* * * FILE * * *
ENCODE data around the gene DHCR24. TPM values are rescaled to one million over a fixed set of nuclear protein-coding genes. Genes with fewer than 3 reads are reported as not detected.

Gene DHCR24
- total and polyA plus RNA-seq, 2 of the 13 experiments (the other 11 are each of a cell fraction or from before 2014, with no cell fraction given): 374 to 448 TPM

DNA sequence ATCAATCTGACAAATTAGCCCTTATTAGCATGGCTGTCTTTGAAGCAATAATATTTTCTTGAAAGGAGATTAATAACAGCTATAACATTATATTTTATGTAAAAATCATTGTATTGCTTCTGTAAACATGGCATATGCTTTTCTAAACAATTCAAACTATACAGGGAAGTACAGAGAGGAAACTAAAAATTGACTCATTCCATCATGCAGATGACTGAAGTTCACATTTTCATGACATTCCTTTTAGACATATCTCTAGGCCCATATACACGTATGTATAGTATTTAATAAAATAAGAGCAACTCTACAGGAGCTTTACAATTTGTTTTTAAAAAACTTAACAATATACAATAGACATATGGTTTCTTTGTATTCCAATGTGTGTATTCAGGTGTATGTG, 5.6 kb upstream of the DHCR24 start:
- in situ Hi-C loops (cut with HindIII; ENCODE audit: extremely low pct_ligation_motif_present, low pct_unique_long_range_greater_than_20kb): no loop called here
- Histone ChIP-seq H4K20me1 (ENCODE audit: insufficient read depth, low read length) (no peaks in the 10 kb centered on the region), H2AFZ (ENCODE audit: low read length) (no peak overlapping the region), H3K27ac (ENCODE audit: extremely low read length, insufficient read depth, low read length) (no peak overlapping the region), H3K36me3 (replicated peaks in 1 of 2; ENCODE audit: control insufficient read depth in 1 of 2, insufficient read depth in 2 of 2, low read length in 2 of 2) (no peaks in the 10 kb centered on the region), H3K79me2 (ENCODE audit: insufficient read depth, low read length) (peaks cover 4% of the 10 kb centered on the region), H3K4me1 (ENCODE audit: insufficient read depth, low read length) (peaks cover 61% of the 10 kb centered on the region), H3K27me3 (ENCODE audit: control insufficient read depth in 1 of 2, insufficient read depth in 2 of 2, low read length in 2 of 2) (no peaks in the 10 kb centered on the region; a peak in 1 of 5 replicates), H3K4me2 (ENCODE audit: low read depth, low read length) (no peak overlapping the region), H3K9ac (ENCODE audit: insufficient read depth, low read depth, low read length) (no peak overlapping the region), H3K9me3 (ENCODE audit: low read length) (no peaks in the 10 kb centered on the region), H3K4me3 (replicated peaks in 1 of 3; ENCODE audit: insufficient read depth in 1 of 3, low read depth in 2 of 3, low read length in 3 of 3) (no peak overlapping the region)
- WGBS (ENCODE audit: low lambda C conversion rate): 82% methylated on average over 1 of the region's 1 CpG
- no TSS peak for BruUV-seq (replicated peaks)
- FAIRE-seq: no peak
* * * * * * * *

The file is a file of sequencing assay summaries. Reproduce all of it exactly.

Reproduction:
ENCODE data around the gene DHCR24. TPM values are rescaled to one million over a fixed set of nuclear protein-coding genes. Genes with fewer than 3 reads are reported as not detected.

Gene DHCR24
- total and polyA plus RNA-seq, 2 of the 13 experiments (the other 11 are each of a cell fraction or from before 2014, with no cell fraction given): 374 to 448 TPM

DNA sequence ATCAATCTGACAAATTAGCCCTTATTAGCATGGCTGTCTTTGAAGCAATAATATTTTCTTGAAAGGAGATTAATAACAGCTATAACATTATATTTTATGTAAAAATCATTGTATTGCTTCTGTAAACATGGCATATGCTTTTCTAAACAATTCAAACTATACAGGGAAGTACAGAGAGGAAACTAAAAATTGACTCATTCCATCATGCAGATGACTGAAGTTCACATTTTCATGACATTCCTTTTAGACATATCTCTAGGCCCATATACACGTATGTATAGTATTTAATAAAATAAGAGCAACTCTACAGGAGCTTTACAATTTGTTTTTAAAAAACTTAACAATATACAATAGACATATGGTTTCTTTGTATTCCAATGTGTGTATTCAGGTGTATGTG, 5.6 kb upstream of the DHCR24 start:
- in situ Hi-C loops (cut with HindIII; ENCODE audit: extremely low pct_ligation_motif_present, low pct_unique_long_range_greater_than_20kb): no loop called here
- Histone ChIP-seq H4K20me1 (ENCODE audit: insufficient read depth, low read length) (no peaks in the 10 kb centered on the region), H2AFZ (ENCODE audit: low read length) (no peak overlapping the region), H3K27ac (ENCODE audit: extremely low read length, insufficient read depth, low read length) (no peak overlapping the region), H3K36me3 (replicated peaks in 1 of 2; ENCODE audit: control insufficient read depth in 1 of 2, insufficient read depth in 2 of 2, low read length in 2 of 2) (no peaks in the 10 kb centered on the region), H3K79me2 (ENCODE audit: insufficient read depth, low read length) (peaks cover 4% of the 10 kb centered on the region), H3K4me1 (ENCODE audit: insufficient read depth, low read length) (peaks cover 61% of the 10 kb centered on the region), H3K27me3 (ENCODE audit: control insufficient read depth in 1 of 2, insufficient read depth in 2 of 2, low read length in 2 of 2) (no peaks in the 10 kb centered on the region; a peak in 1 of 5 replicates), H3K4me2 (ENCODE audit: low read depth, low read length) (no peak overlapping the region), H3K9ac (ENCODE audit: insufficient read depth, low read depth, low read length) (no peak overlapping the region), H3K9me3 (ENCODE audit: low read length) (no peaks in the 10 kb centered on the region), H3K4me3 (replicated peaks in 1 of 3; ENCODE audit: insufficient read depth in 1 of 3, low read depth in 2 of 3, low read length in 3 of 3) (no peak overlapping the region)
- WGBS (ENCODE audit: low lambda C conversion rate): 82% methylated on average over 1 of the region's 1 CpG
- no TSS peak for BruUV-seq (replicated peaks)
- FAIRE-seq: no peak